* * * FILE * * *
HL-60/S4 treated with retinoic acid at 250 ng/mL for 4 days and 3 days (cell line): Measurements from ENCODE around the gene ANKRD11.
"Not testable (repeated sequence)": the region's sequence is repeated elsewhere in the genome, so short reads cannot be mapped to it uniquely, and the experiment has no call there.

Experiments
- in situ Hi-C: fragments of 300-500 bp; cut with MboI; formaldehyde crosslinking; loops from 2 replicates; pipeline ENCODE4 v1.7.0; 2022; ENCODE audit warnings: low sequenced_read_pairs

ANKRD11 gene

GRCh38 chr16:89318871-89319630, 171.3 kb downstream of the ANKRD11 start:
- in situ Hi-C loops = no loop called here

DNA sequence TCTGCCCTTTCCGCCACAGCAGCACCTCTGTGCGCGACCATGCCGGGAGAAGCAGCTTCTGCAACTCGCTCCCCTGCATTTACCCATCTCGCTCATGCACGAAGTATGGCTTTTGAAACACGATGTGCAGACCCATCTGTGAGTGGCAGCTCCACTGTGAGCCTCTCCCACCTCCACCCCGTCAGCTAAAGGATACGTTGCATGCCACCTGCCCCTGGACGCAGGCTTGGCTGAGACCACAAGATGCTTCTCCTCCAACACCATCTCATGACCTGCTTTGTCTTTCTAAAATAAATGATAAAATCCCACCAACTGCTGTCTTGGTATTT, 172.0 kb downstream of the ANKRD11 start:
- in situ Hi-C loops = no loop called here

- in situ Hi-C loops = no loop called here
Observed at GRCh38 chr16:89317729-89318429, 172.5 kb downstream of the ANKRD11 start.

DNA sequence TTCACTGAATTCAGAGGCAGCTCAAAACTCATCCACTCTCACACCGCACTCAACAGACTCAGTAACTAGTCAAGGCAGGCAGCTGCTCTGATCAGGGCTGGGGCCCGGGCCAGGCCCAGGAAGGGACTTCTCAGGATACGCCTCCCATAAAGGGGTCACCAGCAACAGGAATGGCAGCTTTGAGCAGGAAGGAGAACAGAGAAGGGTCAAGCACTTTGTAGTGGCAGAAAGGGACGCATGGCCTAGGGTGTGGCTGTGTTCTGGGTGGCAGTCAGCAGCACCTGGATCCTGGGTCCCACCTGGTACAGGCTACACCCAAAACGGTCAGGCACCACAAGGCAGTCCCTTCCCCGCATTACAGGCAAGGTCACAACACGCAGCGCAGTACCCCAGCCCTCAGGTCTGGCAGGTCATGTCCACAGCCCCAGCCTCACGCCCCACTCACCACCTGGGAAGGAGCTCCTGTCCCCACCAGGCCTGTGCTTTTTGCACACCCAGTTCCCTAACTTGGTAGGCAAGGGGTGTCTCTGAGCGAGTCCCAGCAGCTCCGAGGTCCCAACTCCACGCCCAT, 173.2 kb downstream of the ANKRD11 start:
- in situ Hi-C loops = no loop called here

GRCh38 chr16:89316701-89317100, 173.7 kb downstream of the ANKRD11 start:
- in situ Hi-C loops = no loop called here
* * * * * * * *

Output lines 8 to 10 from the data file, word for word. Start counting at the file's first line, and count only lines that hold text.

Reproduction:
DNA sequence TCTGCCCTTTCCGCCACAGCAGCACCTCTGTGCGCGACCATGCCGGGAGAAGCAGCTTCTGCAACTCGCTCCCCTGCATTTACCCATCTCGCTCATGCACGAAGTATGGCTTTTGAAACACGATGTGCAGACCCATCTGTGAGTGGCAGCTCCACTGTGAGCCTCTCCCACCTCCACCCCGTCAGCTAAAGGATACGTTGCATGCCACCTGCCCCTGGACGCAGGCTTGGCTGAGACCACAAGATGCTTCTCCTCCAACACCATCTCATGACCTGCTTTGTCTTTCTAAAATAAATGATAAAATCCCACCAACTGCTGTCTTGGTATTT, 172.0 kb downstream of the ANKRD11 start:
- in situ Hi-C loops = no loop called here

- in situ Hi-C loops = no loop called here